Delete a file starting with a dash/hypen on Linux on the command line

Posted in Linux/Unix/BSD -

So you have a file that starts with a dash/hyphen/- and need to delete it. But when you try to do so, the "rm" command complains that you have passed an "invalid option --". This post looks at the simple solution to deleting a file that starts with a dash/hyphen.

As an example, doing a directory listing gives you something like this:

$ ls -l
total 678586
-rw-r--r-- 1 root root        54 Apr 29 15:39 -.log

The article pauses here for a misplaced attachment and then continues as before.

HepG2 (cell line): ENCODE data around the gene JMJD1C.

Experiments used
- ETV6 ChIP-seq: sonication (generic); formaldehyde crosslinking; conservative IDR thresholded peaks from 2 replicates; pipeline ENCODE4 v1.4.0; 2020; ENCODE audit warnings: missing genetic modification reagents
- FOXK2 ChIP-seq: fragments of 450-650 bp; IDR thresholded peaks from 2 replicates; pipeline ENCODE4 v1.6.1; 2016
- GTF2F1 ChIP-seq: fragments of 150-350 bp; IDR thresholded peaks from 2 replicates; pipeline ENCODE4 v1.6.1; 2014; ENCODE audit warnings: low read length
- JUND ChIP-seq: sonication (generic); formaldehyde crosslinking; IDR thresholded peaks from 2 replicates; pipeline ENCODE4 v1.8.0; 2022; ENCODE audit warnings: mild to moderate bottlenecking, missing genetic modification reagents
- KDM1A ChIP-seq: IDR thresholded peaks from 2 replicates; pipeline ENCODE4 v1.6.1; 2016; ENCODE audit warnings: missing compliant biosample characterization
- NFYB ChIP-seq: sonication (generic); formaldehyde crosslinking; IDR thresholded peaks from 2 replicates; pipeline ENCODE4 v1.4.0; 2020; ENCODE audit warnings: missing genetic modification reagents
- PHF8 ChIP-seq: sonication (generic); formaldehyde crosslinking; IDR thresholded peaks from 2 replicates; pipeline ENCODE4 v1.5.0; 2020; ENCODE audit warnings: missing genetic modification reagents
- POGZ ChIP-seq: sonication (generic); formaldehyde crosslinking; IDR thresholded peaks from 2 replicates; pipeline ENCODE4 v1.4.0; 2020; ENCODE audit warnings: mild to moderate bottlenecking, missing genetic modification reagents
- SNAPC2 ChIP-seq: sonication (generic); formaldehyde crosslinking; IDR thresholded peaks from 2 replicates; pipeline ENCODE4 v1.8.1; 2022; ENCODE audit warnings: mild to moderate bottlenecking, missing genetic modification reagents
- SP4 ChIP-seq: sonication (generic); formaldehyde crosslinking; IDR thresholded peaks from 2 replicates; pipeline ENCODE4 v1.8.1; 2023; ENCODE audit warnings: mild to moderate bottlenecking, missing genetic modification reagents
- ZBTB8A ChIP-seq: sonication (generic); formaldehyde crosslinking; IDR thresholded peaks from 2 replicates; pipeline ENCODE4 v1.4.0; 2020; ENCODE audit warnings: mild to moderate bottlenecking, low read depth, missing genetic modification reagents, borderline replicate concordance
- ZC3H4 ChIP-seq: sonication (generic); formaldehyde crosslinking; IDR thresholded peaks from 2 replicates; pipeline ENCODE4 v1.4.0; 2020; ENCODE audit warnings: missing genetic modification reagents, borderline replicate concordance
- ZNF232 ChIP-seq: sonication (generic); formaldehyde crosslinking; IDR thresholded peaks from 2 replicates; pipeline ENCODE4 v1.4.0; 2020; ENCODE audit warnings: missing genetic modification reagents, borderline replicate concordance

-rw-r--r-- 1 root root     26819 Apr 30 13:17 210.5.53.35.log
-rw-r--r-- 1 root root     18114 Apr 30 01:37 210.5.53.36.log
-rw-r--r-- 1 root root     18410 Apr 30 01:37 210.5.53.37.log
...

You try to delete the -.log file like this:

rm -.log

and rm complains like this:

rm: invalid option -- .
Try `rm ./-.log' to remove the file `-.log'.
Try `rm --help' for more information.

The answer is actually supplied in the error message, which is fairly unusual for a Linux/Unix command. Instead of doing rm -.log you simply add ./ to the start and run this instead:

rm ./-.log

This will also work for other command line utilities you need to run against a file starting with a hypen/dash.



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